A Dog's Eye View: Is anybody out there?

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Sandra Kruczek

Have you wondered why some dogs bark day and night in your neighbor’s yard? Have you thought there could be a connection between the breed, age or temperament of the dog as well as his environment? Have you wondered about the physical and mental well-being of the dog? And have you considered that an untrained and unsocialized dog is more likely to be outside barking?

If you looked into the yard of a barking dog, you might find holes from digging, chewed trees and shrubs and perhaps some destroyed lawn furniture. Dogs are not meant to live a life of solitary confinement, loneliness and mind-numbing boredom. Without humans in their world, dogs would spend much of their day hunting for food, eating, sleeping, chewing, exploring and marking their territory and perhaps interacting with other dogs that come across their path.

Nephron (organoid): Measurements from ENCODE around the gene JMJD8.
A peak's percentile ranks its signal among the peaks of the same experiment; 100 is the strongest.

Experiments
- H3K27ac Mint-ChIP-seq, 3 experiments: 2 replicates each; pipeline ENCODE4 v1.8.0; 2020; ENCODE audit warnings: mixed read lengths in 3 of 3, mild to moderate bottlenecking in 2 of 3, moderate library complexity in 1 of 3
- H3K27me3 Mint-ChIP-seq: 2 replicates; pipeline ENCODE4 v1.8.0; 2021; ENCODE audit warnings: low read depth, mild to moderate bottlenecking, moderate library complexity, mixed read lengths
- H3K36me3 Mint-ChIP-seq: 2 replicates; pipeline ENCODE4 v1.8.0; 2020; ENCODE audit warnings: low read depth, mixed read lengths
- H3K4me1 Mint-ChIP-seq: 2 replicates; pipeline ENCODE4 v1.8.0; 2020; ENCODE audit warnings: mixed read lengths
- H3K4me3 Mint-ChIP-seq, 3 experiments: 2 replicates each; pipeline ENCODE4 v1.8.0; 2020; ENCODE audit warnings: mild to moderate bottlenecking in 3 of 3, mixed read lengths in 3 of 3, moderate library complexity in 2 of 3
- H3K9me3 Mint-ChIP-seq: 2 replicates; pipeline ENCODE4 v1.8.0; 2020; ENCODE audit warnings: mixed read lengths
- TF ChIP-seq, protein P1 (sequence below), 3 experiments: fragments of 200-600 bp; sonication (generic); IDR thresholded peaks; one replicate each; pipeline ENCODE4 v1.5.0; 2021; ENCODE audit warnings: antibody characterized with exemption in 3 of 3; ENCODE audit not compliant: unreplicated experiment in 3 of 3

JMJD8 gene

Many “yard barkers” have never been taught anything about life with humans. They’ve basically been kept uncivilized.

Well-managed and trained dogs can be left inside the home for a period of time in the owner’s absence.

Understanding the cause of barking is necessary in order to help, but if this is your neighbor’s dog, there’s another problem. How can you discuss the problem with them? They may not know that their dog is disruptive, just like they may not know that he’s preventing you from using your yard for outside activities or keeping you awake at night.

Start keeping track of the hour the dog barks and how long the barking lasts. Write it down. If you have a tape recorder, record the episodes and date them. Write a pleasant note to your neighbor outlining the problem and offer to talk about it. Offer to be part of the solution. Maybe they’d not thought about dog walkers, doggie day care, training classes or behavior consultants experienced in helping owners. In the end, if there’s been an attempt to resolve the problem amicably with no positive result, call Animal Control.

Animal Control officers are trained in intervention techniques and have experience in these situations. They’ll probably be glad to see your written record of dates and times and copies of your attempts to resolve the situation.

If we’ve taken on the stewardship of a dog, it’s our responsibility to fulfill all of his needs. Being a considerate neighbor is pretty nice, too. No dog needs to be calling out, “Is anybody out there?”

Sandra Kruczek is a certified professional dog trainer at Total Teamwork Training with more than 25 years of experience.

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